Monday, February 5, 2007

ICU and bereavement in the NEJM


Probably one of the most important palliative care articles to come around in a long time was published last week in the New England Journal of Medicine. It's from a project to improve communication with families of dying ICU patients (article here; supporting editorial here). It's important in a variety of ways, but first--a summary.

The project was a French, multicenter, randomized trial of a communication intervention for families of dying ICU patients. 126 patient/family units were enrolled. Basically the only enrollment criteria was that the ICU attending believed death was inevitable (only 1 patient, in fact, survived) and that some form of limitation of life-prolonging treatment was indicated. At that time the families either received a routine end-of-life conference (held the way it happened to normally be held at that institution) or the family was randomized to the intervention. Their goal was to see if the intervention decreased bereaved family members psychologic symptoms (including PTSD symptoms, depression, and anxiety). The intervention involved giving the family a brochure on death/bereavement as well as having the intervention family meeting. The family meeting intervention is loosely described in a supplement available online (you need access to full-text to see it), was multidisciplinary, and is based on the VALUE framework developed by JR Curtis (Value and appreciate things family said, Acknowledge emotions, Listen, ask questions that allow you to Understand who the patient is as a person, and Elicit questions from the family). You may say that this sounds a little vague and in addition to that you may be skeptical that the docs had a hard time going back and forth from a routine family meeting to a VALUE one. You may be right about this but the researches can say that despite these limitations they found real differences in how the family meetings went, and about the outcomes...

...Including: Intervention group meetings took 50% longer than control meetings (average of 30 vs. 20 mins); families spoke almost 3 times as long in the intervention group meetings ( 13.5 vs. 5 mins). The care patients received after the meetings seems to be pretty similar--median survival was 1-2 days--the intervention group had slightly fewer life-prolonging interventions continued for what's that worth--this is important because it seems that the intervention group family members had better outcomes not because the patients received different care but because of the communication differences. Interestingly both groups felt like they spent sufficient in the meetings and that they had clear information. As for the study's primary outcomes: the intervention group family members did significantly better symptom-wise 90 days after their loved-one's death (lower score on a screening scale for PTSD, and significantly lower scores on the HADS depression and anxiety scales). These improvements were modest, but likely real, particularly given the relatively low N of this study.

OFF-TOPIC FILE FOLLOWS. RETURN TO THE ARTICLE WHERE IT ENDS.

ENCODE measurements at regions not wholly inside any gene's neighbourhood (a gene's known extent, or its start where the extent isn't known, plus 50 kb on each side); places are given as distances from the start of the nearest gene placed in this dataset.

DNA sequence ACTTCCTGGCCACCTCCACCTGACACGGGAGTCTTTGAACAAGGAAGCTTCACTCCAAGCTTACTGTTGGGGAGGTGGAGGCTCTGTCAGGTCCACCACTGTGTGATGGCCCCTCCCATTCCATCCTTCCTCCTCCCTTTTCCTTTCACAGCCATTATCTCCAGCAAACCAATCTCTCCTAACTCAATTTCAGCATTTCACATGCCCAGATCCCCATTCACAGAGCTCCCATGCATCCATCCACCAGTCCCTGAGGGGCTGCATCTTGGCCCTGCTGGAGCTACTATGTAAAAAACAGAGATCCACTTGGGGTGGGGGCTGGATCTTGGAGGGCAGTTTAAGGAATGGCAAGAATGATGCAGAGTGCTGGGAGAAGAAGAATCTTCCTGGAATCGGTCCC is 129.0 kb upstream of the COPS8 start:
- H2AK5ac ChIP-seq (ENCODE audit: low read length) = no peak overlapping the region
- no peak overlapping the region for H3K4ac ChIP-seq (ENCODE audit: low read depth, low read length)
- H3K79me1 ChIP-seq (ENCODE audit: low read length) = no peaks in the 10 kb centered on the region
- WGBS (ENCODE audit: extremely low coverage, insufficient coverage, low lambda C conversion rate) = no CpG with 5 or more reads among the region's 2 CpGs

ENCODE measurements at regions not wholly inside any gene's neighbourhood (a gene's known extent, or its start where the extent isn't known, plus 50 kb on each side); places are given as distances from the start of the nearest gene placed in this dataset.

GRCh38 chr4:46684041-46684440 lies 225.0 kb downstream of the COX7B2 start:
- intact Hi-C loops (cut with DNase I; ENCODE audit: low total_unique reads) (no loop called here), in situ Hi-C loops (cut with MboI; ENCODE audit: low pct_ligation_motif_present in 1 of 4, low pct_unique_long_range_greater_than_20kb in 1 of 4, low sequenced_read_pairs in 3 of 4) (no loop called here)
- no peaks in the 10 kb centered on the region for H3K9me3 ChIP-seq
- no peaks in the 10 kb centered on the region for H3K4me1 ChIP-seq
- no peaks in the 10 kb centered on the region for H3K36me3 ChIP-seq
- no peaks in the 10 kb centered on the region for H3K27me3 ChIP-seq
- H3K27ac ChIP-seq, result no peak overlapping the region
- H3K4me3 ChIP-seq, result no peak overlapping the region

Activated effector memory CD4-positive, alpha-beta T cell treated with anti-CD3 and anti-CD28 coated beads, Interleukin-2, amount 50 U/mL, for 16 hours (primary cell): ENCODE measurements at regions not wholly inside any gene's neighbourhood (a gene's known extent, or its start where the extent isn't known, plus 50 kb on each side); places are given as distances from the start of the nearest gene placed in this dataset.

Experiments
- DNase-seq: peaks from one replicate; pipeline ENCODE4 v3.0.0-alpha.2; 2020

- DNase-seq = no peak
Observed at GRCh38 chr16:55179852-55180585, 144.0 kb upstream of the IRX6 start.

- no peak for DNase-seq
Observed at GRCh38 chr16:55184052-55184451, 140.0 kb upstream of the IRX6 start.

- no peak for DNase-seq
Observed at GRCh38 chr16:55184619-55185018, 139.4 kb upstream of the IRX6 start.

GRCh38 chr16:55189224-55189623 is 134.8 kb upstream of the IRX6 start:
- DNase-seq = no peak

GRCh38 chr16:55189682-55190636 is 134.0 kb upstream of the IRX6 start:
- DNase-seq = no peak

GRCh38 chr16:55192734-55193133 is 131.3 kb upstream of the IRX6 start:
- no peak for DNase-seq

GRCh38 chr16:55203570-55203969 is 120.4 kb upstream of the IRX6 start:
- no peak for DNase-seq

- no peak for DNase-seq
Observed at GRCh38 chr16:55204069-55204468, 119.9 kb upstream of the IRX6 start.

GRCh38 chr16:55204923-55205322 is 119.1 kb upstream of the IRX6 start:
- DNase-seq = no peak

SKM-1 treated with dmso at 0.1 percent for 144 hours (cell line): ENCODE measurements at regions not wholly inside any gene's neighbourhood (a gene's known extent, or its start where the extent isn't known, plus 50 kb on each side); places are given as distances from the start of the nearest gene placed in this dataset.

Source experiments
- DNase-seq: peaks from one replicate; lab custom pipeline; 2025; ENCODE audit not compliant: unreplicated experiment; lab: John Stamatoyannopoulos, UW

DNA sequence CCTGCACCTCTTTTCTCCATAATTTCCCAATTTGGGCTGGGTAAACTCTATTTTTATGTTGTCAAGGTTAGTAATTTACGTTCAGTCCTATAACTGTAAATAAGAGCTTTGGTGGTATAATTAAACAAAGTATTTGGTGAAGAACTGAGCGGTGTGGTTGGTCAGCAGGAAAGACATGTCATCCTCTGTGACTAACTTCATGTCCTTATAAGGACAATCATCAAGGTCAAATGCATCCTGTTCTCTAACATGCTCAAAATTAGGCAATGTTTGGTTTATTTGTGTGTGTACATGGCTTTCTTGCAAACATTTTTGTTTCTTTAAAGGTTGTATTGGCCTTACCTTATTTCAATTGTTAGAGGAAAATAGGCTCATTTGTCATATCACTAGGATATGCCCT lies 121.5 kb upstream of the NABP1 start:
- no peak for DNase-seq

It's important because:

1) I'll go ahead and say it: because the NEJM published it--an ICU outcomes trial in which the outcome was the emotional well-being of bereaved family members! This underlies the reality that medical culture is changing into one which more or less supports the integration of palliative care/palliative-care-type approaches to severely ill people. And, like it or not, the NEJM has a certain normative effect--like the NY Times--in defining what is important.

2) While most of us think what we do--you know, talking to patients/families, hearing their stories, supporting them in their grief--actually helps people in real ways, it is nevertheless extremely important to prove that what we do really does help people. Or else why would institutions, payers, policy-makers, and other physicians change or support us?

3) Caveats (below) aside, what was studied here was well-accepted principles of medical communication that are the foundation of all the expert recommendations on communicating difficult information with patients/families, running family meetings, etc: find out what people understand and find important, value emotions/emotional reactions, let people speak. Wisdom and experience have shown that this is a much more humane and effective approach to communication but as per #2 above it is extremely important to empirically support this.

4) Carrying #3 further the trial is important because it's a sort of proof of principle--that you can do this sort of investigation and find meaningful, and important, results.

Caveats, because there are always caveats:

1) There are certainly cultural differences between France and, say, North America and I'm not sure how to interpret this.

2) I don't want to oversell the findings as these are the first of their kind (as far as I know--if I'm wrong PLEASE leave a comment).

3) Beware that people may interpret this as something like "we should spend 30 minutes in family meetings and families should speak for 13.5 of those minutes" (the editorial does promote the idea of increased time). One, the results don't support this, although they do suggest the more time the better. This is my own personal gloss on this but the message from this trial should be the promotion of the family/emotions/values-centered family meeting and not any pre-conception about time or minutes spent doing X. It's how you spend that time--and I guess who does the talking--that matters. At least I'd like to think so...because...

4) It's possible that all the talking did nothing and that it was the brochure that had the beneficial effects. No way of knowing this from the trial. They should have given the brochure to everyone. Giving two separate interventions to the same group makes it impossible to figure out which one was the effective one....

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